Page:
This post is part of a series on Imagine Austin’s priority programs, in light of Austin’s current CodeNEXT rewrite process. View the entire series here.
Imagine Austin discusses the importance of integrating nature into the city as the benefits of open space and nature are well-documented and widespread. Austin has always been a bit more “green” than the rest of Texas and many Austinites treasure the numerous parks and greenspaces throughout the city. As such, Imagine Austin called for a focus to preserve and protect this critical part of who we are. Green infrastructure throughout the city is one important way we can do that.
A great approach to green infrastructure planning is to think about it at the city-level, not just the site level. By investing in our city and growing our tax base, we can afford municipal infrastructure improvements like the Waller Creek Flood Tunnel, which will open up more of the former flood plain to development by redirecting floodwaters under ground. Waller Creek itself is a great example of green infrastructure. By connecting parks to each other via trails and great creek-facing experiences, the Waller Creek Conservancywill develop amazing infrastructure that will improve the city for decades to come.
meanwhile, approaching green infrastructure on a site specific basis can lead to problems. For example, in most parts of the city (except the Lake Austin overlay), the city has a standard impervious cover limitation. However, it may be appropriate to consider topology of the surrounding area as part of impervious cover limitations. For example, a steeper slope might allow less impervious cover than the standard, and a relatively flat area may allow more. Investing in drainage in areas where we want to encourage density may be a better approach than restricting site area on a site-specific basis. Finally, the easiest solution is to to allow more height on the same “footprint” of land. Instead of only allowing a 2 story building, a 4 story building doubles the density while maintaining the footprint and impervious cover. A four-story building remains “human scale” and can even provide shade to the sidewalk for those hot summer days.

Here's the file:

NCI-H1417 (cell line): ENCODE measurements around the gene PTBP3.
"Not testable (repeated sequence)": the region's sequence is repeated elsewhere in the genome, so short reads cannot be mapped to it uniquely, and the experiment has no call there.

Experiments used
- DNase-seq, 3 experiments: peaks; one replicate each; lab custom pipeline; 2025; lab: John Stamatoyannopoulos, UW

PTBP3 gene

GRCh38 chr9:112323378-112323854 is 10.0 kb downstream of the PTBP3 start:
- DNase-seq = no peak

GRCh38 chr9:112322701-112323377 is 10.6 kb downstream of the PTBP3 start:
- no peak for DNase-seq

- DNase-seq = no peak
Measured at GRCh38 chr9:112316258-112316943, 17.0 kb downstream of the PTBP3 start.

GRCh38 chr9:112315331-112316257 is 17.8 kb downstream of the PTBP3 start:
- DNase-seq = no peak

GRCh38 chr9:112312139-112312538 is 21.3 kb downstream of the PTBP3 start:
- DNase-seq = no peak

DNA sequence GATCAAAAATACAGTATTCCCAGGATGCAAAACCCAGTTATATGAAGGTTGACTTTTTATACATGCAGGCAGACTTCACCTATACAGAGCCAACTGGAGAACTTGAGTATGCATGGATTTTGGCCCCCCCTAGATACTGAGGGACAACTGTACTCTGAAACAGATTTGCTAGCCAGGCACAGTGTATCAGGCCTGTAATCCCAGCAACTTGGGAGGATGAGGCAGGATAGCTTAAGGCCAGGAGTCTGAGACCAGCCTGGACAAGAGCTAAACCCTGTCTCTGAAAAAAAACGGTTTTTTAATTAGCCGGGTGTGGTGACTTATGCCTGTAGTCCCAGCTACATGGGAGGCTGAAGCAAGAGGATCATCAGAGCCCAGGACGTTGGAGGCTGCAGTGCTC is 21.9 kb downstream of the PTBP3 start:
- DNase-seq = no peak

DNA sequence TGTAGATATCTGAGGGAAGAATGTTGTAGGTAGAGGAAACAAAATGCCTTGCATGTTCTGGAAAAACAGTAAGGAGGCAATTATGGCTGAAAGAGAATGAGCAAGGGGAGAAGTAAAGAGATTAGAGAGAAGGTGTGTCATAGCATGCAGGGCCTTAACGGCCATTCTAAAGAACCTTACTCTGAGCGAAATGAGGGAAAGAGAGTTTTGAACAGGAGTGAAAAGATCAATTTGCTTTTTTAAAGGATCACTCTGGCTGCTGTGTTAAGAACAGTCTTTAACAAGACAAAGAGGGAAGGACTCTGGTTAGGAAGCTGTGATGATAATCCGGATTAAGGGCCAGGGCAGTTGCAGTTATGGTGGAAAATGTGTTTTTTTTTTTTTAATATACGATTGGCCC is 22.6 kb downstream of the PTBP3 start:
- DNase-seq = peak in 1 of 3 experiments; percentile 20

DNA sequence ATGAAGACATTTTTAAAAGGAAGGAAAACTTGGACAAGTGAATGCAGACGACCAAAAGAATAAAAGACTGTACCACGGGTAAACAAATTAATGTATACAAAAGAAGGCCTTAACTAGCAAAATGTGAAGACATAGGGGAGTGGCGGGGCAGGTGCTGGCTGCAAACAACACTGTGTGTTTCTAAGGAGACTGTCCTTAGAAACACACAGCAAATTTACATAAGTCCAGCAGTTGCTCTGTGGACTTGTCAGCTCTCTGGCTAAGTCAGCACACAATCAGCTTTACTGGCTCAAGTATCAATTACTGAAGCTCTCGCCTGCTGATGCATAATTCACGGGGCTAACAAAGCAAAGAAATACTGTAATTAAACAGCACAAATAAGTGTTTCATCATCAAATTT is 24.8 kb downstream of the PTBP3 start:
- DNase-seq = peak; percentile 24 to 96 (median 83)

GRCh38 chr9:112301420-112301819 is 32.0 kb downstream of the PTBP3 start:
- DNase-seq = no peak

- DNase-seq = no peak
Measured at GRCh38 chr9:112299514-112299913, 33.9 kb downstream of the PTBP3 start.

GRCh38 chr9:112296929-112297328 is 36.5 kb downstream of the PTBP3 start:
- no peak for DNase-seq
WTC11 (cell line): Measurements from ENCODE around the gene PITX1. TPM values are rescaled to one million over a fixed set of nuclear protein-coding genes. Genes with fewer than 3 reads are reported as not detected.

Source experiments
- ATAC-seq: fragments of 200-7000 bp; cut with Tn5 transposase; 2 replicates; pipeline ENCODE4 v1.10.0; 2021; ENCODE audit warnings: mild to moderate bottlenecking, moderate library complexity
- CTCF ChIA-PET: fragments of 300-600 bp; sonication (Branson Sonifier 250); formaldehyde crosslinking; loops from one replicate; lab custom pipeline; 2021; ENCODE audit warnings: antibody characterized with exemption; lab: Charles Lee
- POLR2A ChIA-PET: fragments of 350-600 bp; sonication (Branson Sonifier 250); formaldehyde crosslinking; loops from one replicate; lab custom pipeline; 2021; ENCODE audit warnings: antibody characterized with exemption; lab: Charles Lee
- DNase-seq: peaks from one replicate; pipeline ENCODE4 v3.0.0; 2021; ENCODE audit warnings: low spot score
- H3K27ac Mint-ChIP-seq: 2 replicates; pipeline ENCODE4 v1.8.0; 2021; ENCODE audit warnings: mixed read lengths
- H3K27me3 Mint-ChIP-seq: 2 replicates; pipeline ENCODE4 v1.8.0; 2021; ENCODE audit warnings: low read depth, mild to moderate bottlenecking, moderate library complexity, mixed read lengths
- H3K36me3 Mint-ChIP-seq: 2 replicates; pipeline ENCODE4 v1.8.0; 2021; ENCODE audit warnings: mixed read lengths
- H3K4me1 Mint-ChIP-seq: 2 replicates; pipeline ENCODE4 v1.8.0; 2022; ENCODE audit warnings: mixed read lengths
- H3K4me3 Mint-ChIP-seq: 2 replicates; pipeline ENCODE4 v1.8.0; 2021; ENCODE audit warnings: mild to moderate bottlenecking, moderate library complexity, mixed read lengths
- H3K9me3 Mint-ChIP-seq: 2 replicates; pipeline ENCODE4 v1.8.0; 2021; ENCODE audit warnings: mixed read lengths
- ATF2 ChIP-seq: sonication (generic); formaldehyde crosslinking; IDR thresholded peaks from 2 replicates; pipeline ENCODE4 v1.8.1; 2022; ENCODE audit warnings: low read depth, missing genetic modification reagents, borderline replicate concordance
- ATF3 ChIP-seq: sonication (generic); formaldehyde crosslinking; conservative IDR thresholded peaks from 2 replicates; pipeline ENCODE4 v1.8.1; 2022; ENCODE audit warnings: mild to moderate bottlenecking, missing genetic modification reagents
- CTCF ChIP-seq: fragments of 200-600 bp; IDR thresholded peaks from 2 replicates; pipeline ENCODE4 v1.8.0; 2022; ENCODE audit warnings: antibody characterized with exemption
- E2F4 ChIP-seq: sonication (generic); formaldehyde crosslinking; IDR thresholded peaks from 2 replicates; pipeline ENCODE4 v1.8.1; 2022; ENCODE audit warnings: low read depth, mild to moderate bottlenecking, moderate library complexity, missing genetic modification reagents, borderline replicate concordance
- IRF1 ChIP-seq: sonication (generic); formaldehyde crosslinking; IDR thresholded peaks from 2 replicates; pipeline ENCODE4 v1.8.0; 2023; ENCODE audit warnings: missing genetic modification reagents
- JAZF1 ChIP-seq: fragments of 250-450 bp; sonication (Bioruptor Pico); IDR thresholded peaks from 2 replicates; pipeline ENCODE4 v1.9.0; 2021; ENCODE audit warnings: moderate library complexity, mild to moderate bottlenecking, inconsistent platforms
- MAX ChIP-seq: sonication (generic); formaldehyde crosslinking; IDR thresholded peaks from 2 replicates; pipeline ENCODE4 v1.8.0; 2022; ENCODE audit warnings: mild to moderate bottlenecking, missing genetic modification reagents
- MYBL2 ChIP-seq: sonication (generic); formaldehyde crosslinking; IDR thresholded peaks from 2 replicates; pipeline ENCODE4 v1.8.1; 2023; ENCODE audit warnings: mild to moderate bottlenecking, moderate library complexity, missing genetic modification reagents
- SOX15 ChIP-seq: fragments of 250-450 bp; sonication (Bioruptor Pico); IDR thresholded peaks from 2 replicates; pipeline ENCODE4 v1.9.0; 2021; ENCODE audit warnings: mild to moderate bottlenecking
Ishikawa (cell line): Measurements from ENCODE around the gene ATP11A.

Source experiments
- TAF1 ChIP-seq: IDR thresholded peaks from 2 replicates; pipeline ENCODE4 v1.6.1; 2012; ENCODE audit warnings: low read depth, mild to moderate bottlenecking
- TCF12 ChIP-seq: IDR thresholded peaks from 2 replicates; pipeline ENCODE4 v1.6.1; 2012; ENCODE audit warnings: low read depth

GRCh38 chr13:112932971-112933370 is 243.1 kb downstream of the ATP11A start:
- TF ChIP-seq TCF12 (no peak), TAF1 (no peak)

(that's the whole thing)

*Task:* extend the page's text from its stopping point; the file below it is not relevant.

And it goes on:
Parkland is another critical issue for the city that should be reconsidered as we develop CodeNEXT, another critical part of Imagine Austin. The Council recently instituted a 15% cap on the amount of land that can be required to be dedicated as parkland when a site is developed. This balanced approach allows for more housing, offices, and other uses that can then create new users of that park. Parks are a critical feature of our city – and we should allow more people to live near them to increase their accessibility.
Green infrastructure is just as important on our streets. Shade trees, benches, and landscaping can improve the pedestrian experience and even narrow lanes. Narrower lanes increase safety for all road users (drivers, pedestrians and cyclists) by slowing cars down. It also improves the experience of walking or cycling when cars aren’t flying by you at 45 miles per hour. A great milestone for all of Austin is the adoption of a “Complete Streets” policy in 2014. It calls for making all of our streets more inviting to users and includes many green infrastructure elements.
In a city known for its rapid growth and for its tendency to flood, Austin needs to acknowledge that we have to solve for both problems – and a growing tax base to pay for more infrastructure is a better alternative than pushing growth out into undeveloped land outside the city limits. Tragically, some of the worst flooding in recent memory has happened in *less* developed areas like Wimberly, with horrific loss of life and property. By encouraging sustainable growth based on data from the latest in ecological research, we can make a city that is greener and safer for all.Imagine Austin priority programs series